Matthew Stafford and the Detroit Lions are one of the most disappointing NFL teams in 2012 thus far with a 2-3 record and a last place spot in the NFL North thanks to a woeful offense that has failed to live up to expectations.
Ironically enough, the statistical rankings for the Detroit offense are great. The Lions have a top five unit in terms of passing yardage and total yardage per game, but it is miserable in on the ground and only middle-of-the-pack in terms of points scored per game.
There are a variety of reasons that the Lions offense has failed to live up to expectations and has been inconsistent at best. Let's examine the reasons for the Lions' offensive woes.
Stafford has had serious issues living up to his 5,000-plus passing yards and 41 touchdowns from a year ago while embarrassing opponents, but a large part of his struggles are courtesy of those around him and their inability to catch passes.
The Lions' offense has elite numbers in the passing category, but also ranks in the top five in terms of dropped passes so far in 2012 according to The Washington Post.
It's scary to think how much better the Lions offense could be if players such as receiver Calvin Johnson and tight end Brandon Pettigrew could actually consistently reel in passes—especially in the red zone.
Red Zone Woes
For a variety of reasons, the Lions are having serious issues scoring once they find themselves inside the 20-yard line. They often end up settling for field goals instead of finding the end zone, and that has been the determining factor in several games already.
According to Teamrankings.com, the Lions are only scoring on 52 percent of their red zone appearances, a far cry from their 2011 average of 66 percent.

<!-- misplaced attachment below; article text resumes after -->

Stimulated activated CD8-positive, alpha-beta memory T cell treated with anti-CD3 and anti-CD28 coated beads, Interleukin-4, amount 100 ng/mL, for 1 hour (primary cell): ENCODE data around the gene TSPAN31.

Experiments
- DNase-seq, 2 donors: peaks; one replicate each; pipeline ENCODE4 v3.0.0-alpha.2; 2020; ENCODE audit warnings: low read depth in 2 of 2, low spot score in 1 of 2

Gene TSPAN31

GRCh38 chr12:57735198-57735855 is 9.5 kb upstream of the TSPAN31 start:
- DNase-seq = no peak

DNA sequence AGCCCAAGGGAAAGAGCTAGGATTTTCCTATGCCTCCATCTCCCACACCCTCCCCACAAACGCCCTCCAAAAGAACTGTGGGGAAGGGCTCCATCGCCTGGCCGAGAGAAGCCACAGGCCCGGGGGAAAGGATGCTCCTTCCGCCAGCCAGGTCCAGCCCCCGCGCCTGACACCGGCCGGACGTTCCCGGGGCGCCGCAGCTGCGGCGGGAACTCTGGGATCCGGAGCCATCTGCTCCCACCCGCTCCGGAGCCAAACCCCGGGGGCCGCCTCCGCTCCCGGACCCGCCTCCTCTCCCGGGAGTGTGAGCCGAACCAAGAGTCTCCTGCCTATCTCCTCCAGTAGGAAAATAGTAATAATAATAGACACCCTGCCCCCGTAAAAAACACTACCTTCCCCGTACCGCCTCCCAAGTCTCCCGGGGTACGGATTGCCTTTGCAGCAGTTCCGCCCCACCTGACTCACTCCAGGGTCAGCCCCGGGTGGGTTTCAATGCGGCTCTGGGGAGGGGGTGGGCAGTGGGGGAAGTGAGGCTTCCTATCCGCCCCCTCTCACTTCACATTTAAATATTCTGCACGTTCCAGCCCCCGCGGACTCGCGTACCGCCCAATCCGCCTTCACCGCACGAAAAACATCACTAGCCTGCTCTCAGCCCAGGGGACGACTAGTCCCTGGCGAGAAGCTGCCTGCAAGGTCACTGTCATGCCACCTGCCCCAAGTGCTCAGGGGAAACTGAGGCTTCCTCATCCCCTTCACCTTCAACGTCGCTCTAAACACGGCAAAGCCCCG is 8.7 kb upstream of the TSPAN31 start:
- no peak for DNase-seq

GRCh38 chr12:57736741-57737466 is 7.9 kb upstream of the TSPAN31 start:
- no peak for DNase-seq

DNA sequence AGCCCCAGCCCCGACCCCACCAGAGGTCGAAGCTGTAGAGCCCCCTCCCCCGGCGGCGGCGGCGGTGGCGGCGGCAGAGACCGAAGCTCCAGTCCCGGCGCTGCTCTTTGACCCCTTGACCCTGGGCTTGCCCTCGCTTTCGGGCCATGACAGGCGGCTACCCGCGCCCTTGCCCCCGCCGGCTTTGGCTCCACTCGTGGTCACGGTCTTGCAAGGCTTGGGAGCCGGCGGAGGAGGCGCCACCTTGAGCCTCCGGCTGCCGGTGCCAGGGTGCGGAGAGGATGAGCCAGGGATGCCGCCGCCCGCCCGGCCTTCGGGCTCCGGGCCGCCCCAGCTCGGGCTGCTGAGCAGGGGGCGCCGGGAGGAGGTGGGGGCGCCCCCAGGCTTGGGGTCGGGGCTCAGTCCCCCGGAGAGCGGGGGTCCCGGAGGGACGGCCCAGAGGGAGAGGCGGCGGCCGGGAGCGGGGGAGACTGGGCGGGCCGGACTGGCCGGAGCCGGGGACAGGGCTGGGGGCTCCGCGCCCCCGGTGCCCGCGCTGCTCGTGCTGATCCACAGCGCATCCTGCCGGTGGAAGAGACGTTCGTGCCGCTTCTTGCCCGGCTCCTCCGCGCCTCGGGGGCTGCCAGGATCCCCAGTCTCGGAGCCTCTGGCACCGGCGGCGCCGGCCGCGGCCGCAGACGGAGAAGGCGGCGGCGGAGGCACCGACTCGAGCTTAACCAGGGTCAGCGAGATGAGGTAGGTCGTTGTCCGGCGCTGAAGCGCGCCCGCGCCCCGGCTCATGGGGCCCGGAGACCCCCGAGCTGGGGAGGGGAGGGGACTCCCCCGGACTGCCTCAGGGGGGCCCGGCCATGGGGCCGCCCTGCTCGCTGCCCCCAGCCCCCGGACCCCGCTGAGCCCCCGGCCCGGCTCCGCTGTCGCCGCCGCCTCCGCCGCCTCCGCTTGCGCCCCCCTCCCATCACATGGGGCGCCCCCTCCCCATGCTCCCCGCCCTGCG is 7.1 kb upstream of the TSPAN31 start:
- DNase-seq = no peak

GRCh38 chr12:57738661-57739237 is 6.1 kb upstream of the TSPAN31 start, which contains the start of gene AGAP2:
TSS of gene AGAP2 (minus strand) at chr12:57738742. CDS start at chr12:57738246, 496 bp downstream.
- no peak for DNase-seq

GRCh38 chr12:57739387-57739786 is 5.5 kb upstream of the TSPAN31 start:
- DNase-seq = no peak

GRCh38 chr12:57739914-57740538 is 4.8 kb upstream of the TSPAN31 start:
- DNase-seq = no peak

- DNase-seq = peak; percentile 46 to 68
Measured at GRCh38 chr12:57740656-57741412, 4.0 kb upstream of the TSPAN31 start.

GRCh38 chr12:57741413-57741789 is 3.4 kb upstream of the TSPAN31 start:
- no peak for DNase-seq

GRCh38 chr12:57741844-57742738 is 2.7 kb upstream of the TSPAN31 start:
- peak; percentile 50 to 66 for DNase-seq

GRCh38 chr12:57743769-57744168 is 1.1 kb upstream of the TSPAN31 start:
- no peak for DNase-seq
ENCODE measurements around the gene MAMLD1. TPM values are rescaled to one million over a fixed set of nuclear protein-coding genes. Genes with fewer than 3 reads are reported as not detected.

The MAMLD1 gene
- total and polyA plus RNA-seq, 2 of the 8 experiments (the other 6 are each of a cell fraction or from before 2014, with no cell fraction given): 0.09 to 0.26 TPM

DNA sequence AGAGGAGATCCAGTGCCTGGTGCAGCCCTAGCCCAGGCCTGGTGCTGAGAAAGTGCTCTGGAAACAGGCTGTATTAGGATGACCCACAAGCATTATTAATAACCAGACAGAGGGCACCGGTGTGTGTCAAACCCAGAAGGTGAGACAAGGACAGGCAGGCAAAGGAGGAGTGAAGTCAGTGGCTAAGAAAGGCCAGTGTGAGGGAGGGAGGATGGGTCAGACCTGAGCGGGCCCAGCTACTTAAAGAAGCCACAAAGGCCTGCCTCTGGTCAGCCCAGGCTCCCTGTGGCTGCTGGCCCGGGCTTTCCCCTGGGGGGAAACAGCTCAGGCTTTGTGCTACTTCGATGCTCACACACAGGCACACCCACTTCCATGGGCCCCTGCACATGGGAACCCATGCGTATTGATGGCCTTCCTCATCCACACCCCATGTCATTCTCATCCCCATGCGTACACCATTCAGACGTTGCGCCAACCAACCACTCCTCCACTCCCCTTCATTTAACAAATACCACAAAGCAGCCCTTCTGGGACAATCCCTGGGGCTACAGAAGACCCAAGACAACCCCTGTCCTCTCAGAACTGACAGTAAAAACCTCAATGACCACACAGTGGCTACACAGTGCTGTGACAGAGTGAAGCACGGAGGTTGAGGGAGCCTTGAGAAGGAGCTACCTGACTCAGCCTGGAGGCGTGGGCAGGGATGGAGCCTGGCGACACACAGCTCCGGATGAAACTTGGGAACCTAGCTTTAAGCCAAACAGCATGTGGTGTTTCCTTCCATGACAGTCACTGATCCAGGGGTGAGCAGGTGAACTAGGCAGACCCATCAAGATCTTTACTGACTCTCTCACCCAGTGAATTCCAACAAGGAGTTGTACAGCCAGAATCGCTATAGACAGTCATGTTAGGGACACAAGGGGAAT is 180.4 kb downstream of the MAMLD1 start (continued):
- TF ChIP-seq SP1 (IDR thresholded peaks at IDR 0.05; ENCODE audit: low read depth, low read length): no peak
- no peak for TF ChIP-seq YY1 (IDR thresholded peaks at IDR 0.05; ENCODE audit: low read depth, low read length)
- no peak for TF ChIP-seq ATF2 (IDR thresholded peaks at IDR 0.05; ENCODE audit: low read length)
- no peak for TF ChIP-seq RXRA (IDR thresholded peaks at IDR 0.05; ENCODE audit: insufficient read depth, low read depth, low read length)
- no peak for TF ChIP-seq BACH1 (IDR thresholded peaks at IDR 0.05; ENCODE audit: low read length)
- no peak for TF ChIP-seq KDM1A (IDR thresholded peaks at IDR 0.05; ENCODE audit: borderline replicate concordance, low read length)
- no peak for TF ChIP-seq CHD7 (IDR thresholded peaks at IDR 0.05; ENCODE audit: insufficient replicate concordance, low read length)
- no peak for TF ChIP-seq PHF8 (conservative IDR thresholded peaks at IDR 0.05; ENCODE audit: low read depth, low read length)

Through a combination of dropped passes and predictable play-calling, the Lions are having serious issues putting points on the board. Championship-caliber teams score touchdowns more often than simply settling for field goals, and that is what sets them apart from teams like the Lions.
The Lions have had some questionable execution in terms of run-blocking so far this season, but the atrocious play-calling from offensive coordinator Scott Linehan has certainly not helped matters.
Linehan's predictable play-calling, especially with first-down running plays, has killed more than a few of the Lions' offensive drives this season—including a large quantity in the red zone.
Detroit has no running game to speak of, and the predictable run between the tackles on first down has forced the offense into obvious passing situations more often than not, which as we have covered, is struggling thanks to drops.
Calling a less predictable game will lead to a more diverse offense which will in turn lead to more points for the Lions.
It's not a measurable statistic, but the members of the offensive unit have simply looked complacent early in games, as if they were already leading by 14 or more points.
As games have wore on, the offense has performed better and with a sense of urgency—but not until Detroit is losing the game. If the offense performed with that same sense of urgency all game, we wouldn't be here breaking down why the Lions have a subpar offense. Rather, we would be praising an elite unit.
Not all is lost for the Lions offensively. Basic fundamentals can be cleaned up through proper coaching, and proper coaching can be found after studying old tape. The Lions' offense can return to 2011 form, but only if the players are willing to put in the hard work to get back there.